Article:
Intelligence chiefs from three East African nations have announced plans for regional action against armed groups destabilising the east of the Democratic Republic of Congo.
The officials from Rwanda, Tanzania, Uganda, as well as DR Congo, agreed on “coordinated and concerted regional action to address the threat posed by negative forces,” according to a statement released Thursday after two days of talks in Kinshasa.
Dozens of militias roam the North and South Kivu provinces of the Democratic Republic of Congo.
The most notorious is the Allied Democratic Forces (ADF), a shadowy Islamist-rooted group that rose in western Uganda in 1995 under the leadership of Jamil Mukulu, a Christian turned Muslim.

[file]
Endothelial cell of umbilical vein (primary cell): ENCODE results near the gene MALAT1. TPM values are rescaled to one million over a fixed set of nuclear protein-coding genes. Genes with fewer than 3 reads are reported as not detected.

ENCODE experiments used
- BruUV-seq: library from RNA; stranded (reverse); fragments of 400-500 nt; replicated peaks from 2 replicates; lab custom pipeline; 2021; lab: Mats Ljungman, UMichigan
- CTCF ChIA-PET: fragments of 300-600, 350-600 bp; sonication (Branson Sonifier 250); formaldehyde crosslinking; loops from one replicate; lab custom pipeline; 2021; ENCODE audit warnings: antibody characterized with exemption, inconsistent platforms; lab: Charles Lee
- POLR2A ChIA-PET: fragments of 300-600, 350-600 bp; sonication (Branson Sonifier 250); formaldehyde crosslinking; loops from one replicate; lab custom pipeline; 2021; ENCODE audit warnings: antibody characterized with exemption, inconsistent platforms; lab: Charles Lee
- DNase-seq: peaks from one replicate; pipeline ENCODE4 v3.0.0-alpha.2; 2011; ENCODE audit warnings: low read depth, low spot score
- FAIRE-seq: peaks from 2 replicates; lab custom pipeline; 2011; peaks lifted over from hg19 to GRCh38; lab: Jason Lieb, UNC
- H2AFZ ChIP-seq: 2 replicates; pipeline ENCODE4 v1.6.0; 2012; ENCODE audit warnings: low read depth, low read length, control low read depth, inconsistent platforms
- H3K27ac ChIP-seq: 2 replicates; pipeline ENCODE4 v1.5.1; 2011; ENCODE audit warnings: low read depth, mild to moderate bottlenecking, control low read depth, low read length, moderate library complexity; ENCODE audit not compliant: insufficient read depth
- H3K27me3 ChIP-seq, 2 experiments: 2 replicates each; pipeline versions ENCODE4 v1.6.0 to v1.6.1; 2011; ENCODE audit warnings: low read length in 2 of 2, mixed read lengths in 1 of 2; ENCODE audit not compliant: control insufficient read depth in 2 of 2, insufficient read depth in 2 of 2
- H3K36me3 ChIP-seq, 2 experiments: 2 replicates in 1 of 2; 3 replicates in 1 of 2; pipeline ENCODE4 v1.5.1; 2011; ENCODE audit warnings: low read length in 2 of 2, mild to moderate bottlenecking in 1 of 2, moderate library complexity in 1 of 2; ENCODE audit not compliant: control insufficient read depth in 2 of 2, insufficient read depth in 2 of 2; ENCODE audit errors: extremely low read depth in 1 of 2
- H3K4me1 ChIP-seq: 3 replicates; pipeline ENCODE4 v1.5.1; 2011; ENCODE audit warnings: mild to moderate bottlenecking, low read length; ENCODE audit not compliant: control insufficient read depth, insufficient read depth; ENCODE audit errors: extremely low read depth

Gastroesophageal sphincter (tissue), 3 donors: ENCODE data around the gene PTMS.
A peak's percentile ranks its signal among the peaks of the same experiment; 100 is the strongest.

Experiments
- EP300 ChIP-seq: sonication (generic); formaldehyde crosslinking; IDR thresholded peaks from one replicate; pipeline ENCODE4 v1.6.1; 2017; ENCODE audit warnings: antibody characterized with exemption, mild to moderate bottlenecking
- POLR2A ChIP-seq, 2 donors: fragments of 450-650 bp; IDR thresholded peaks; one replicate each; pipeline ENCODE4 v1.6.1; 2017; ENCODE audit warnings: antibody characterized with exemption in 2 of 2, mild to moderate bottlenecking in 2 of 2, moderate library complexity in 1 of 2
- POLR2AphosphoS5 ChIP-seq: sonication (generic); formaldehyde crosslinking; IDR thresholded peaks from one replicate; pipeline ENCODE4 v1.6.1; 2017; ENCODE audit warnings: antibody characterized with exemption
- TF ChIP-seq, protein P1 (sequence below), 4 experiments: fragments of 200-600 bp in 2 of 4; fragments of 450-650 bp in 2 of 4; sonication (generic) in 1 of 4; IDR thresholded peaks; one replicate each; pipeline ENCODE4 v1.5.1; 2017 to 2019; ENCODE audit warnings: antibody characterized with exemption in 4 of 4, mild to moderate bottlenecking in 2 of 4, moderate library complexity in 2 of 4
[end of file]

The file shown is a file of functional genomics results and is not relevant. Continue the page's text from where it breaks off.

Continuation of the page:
The new initiative entails “continuous exchange of information, in-depth and consensual analysis and joint planning between the intelligence and security services,” the statement said.
The three nations set up a “technical working group” with intelligence officers in DR Congo, to give their assessment of the armed groups and of the strategies being used to combat them.
The ADF has been blamed for the massacre of hundreds of civilians and the killing of 22 UN peacekeepers and dozens of DRC troops.
Another group is a DRC-based Rwandan rebel militia called the Democratic Liberation Forces of Rwanda (FDLR). Its leaders have been linked to the 1994 Rwandan genocide and accused of killing or raping hundreds of Congolese civilians.
Armed groups are also accused of hampering the effort to roll back Ebola in North Kivu and neighbouring Ituri province, launching attacks on treatment centres that have killed five health workers, according to reports.
The national intelligence chiefs have also invited the international community to support the plan.
All previous initiatives to eradicate the armed groups in DR Congo – by the Congolese army, UN peacekeepers and joint efforts by neighbouring armies – have failed.